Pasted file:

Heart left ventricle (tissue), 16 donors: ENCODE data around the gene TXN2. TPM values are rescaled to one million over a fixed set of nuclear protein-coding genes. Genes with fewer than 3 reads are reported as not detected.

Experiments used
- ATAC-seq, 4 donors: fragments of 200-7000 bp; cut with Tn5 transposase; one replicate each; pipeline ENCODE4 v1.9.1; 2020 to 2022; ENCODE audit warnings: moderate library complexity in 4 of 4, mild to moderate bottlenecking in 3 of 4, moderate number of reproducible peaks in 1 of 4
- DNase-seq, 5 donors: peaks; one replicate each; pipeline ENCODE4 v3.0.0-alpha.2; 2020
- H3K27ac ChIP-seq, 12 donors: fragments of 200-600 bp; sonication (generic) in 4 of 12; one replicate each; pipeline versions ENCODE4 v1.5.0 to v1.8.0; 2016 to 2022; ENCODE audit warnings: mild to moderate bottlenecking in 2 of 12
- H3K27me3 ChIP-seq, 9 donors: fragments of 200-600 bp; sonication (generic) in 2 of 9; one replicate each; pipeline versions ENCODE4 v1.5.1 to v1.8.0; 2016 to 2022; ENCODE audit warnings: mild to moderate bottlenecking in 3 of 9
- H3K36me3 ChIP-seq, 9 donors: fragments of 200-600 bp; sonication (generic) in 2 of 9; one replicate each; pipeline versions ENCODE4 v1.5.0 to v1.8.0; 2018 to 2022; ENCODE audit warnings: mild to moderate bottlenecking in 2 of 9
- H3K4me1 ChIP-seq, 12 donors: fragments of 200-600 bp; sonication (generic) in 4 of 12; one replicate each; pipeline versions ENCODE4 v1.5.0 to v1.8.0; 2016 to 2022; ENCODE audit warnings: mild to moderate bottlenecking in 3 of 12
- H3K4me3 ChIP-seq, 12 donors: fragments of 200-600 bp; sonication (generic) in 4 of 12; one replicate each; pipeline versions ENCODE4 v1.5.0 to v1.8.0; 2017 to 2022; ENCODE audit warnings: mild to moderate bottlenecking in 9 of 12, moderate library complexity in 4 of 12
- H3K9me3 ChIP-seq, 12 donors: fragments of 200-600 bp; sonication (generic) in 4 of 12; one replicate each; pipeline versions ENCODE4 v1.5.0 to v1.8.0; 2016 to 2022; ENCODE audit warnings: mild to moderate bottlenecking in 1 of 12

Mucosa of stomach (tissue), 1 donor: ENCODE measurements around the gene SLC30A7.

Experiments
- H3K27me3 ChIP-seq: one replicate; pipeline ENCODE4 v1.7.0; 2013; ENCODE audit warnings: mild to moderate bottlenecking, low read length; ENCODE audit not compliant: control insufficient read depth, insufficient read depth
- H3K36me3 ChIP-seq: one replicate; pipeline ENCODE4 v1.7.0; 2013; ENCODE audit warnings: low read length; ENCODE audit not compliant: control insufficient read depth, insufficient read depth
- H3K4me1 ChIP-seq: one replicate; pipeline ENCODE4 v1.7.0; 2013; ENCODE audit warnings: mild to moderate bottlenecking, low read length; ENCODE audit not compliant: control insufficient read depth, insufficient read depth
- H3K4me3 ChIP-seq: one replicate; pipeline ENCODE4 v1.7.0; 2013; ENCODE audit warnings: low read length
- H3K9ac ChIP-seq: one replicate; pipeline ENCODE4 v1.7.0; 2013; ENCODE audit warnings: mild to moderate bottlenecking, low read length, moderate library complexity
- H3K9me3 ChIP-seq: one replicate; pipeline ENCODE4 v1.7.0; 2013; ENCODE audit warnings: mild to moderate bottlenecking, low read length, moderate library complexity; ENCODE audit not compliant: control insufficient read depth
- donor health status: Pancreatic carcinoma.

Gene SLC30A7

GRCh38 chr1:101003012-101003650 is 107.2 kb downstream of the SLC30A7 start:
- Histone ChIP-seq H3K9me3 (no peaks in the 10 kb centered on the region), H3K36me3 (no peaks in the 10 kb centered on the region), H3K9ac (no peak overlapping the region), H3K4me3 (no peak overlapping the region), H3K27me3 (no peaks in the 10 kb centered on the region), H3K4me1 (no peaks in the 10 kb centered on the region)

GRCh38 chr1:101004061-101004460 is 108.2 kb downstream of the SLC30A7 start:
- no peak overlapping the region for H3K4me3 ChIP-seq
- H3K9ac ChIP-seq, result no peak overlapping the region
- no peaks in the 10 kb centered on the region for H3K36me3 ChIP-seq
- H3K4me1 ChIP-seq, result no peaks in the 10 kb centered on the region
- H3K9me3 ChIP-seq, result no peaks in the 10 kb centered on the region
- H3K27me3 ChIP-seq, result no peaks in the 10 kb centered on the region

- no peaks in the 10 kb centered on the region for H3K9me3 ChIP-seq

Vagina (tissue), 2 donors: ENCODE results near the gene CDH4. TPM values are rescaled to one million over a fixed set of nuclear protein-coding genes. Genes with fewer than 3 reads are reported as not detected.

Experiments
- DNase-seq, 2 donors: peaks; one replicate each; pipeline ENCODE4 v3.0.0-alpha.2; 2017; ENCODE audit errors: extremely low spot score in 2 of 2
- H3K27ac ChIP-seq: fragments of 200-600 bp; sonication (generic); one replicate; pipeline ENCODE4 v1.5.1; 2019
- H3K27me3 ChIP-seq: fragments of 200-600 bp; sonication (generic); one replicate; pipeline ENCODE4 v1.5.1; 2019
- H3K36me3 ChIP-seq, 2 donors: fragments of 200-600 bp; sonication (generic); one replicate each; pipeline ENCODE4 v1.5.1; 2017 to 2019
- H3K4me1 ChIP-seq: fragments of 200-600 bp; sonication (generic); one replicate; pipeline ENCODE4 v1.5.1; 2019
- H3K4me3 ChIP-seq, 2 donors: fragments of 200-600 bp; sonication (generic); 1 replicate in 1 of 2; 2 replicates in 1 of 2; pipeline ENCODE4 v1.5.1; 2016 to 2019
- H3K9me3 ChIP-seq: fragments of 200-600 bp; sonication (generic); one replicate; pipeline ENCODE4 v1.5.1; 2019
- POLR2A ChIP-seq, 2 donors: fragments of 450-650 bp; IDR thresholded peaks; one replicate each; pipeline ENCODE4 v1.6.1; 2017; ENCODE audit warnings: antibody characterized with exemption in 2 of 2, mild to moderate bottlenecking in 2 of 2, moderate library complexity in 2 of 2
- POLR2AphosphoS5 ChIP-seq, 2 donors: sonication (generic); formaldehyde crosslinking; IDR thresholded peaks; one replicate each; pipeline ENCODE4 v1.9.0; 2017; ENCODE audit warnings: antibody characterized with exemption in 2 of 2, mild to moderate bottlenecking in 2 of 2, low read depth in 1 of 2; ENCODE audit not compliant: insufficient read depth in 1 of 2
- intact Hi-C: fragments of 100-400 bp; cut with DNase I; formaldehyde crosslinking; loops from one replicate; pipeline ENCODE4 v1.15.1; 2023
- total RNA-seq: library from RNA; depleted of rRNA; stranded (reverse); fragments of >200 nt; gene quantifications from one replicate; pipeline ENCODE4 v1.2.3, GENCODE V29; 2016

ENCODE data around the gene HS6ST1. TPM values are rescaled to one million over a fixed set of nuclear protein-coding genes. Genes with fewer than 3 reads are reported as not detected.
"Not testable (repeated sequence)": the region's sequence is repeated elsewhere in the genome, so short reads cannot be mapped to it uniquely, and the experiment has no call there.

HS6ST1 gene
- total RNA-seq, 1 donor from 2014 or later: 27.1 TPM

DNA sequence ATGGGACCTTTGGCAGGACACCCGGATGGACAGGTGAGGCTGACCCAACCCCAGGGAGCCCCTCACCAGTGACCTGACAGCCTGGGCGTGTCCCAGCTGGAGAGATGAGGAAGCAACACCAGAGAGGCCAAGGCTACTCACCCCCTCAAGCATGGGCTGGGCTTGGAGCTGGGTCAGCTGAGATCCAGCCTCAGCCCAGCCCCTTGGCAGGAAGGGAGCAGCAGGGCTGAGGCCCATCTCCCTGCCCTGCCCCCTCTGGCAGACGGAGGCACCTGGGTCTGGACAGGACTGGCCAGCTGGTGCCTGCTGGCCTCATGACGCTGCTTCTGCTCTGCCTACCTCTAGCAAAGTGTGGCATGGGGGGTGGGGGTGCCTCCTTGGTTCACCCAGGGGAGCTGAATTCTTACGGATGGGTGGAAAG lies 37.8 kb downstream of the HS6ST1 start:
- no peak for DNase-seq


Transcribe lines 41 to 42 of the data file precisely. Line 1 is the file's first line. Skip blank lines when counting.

- POLR2AphosphoS5 ChIP-seq, 2 donors: sonication (generic); formaldehyde crosslinking; IDR thresholded peaks; one replicate each; pipeline ENCODE4 v1.9.0; 2017; ENCODE audit warnings: antibody characterized with exemption in 2 of 2, mild to moderate bottlenecking in 2 of 2, low read depth in 1 of 2; ENCODE audit not compliant: insufficient read depth in 1 of 2
- intact Hi-C: fragments of 100-400 bp; cut with DNase I; formaldehyde crosslinking; loops from one replicate; pipeline ENCODE4 v1.15.1; 2023